Today I don’t bother with insulated inner covers. I add a rim over the top deep to make room for sugar bricks and I put a piece of hard insulation over the inner cover. If I find moisture inside the hives, I create some extra ventilation by adding moisture quilts or some sort of ventilation box on top.
This post was written during my first winter when I thought pollen feeding was necessary, but it isn’t necessary. Pollen can help boost up a weak colony, but I’m not sure a healthy colony needs pollen early in the winter, keeping in mind that pollen stimulates the queen the lay more, which means more bees that need more sugar and honey, which means once I start feeding pollen, I have to be ready to keep feeding sugar and then sugar syrup so all the newly emerging bees don’t starve. And that’s all fine for saving a weak colony, but healthy colonies that are artificially stimulated to expand through pollen feeding can expand so rapidly that swarming can occur as early as May (which I have experienced). Which is fine if I’m ready to deal with swarms or create splits before the over-populated colonies swarm. But I have to monitor those colonies closely and make sure the queen doesn’t run out of room to lay. I also need equipment standing by so I can create those splits quickly or catch a swarm if necessary. When the bees shift into swarming-mode, they don’t mess around. It becomes their #1 priority. They act fast. Anyway, here’s the original post from 2011:
It went up to 2°C today and a few bees were flying around, so I quickly opened each hive and gave them what I have decided is absolutely their last feeding for the winter. I got it all on video but was by myself and didn’t have time to take any careful photos. All I got was this — Hive #1 after adding another candy cake and another pound of pollen patties:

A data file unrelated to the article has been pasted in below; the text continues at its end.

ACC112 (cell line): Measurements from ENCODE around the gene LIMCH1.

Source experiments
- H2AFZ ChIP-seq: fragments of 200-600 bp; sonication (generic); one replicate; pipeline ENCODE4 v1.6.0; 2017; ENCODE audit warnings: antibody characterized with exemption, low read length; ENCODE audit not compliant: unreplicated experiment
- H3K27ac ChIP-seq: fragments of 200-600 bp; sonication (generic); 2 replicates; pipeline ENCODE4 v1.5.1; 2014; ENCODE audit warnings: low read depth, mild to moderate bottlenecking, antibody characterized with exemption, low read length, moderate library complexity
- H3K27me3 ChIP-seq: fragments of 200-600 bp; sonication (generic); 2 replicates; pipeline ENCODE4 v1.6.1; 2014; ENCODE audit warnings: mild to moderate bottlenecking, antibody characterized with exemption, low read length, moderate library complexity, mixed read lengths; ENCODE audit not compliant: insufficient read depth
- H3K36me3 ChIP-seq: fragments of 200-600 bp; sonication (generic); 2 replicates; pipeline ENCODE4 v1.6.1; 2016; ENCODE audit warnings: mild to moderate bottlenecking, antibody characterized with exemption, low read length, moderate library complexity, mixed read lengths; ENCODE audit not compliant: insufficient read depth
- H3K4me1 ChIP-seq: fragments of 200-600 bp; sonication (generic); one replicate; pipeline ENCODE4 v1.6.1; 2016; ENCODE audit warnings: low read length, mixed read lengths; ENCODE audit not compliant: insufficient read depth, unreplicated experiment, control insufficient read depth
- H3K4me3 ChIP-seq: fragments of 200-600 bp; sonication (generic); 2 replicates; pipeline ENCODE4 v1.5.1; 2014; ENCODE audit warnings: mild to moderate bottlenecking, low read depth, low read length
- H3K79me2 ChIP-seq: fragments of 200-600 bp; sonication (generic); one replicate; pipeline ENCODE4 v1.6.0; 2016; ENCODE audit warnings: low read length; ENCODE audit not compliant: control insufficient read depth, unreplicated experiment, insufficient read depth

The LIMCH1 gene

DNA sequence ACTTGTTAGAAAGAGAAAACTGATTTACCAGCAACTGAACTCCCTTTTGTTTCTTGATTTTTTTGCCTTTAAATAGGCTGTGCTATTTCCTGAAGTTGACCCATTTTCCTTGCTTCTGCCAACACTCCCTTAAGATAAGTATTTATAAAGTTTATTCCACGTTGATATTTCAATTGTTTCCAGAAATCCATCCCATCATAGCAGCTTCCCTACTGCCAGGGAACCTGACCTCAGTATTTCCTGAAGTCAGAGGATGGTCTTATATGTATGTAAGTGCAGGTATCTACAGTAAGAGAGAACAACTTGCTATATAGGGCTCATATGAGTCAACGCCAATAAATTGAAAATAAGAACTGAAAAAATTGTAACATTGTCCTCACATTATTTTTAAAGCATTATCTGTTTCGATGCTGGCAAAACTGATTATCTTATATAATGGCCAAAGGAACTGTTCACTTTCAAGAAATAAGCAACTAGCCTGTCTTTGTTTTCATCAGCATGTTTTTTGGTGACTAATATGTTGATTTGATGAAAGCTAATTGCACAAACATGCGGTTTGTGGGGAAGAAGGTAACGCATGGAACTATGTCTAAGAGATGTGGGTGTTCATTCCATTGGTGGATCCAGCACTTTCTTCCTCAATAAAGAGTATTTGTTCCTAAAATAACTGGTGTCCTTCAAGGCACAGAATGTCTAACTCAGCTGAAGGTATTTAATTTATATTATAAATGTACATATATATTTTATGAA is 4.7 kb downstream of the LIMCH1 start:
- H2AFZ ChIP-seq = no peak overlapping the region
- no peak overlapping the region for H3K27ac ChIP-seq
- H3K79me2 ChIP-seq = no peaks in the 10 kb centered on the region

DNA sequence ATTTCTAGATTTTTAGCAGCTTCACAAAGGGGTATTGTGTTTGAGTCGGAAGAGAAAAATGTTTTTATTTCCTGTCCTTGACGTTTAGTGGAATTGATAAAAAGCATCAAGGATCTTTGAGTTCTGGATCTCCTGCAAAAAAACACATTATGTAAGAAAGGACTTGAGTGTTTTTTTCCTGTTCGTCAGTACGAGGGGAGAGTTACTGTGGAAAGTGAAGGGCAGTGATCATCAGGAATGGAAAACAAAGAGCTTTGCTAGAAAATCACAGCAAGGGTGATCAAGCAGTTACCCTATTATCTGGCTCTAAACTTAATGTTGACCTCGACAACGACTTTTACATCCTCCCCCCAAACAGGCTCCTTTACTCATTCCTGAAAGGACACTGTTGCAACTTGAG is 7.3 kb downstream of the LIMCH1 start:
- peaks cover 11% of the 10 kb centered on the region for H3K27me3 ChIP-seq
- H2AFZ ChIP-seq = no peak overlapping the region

Hive #1 after adding final pollen patty (March 29, 2011).
November 2018 Introduction: This is how I used to wrap my hives. Today when I wrap them, it’s pretty much the same deal except I use 6mm (quarter-inch) mesh on the bottom entrances, and then later the top entrance, to keep shrews out, and I don’t fold any the of wrap inside the hive because I noticed it holds moisture inside the hive.
Here’s the low down on exactly how I wrapped and prepared each of our four-month-old double-deep Langstroth hives for winter:
1) Built and installed mouse-proof entrance reducers and made sure to check the hive for mice beforehand.
2) Flipped the inner cover to the winter position (with the flat side facing up) and placed a piece of hard insulation over it. The insulation has a R-7.5 rating, whatever that is. Apparently, R-5 or above will keep the condensation from forming in the hive. It looks like this before the top cover is added: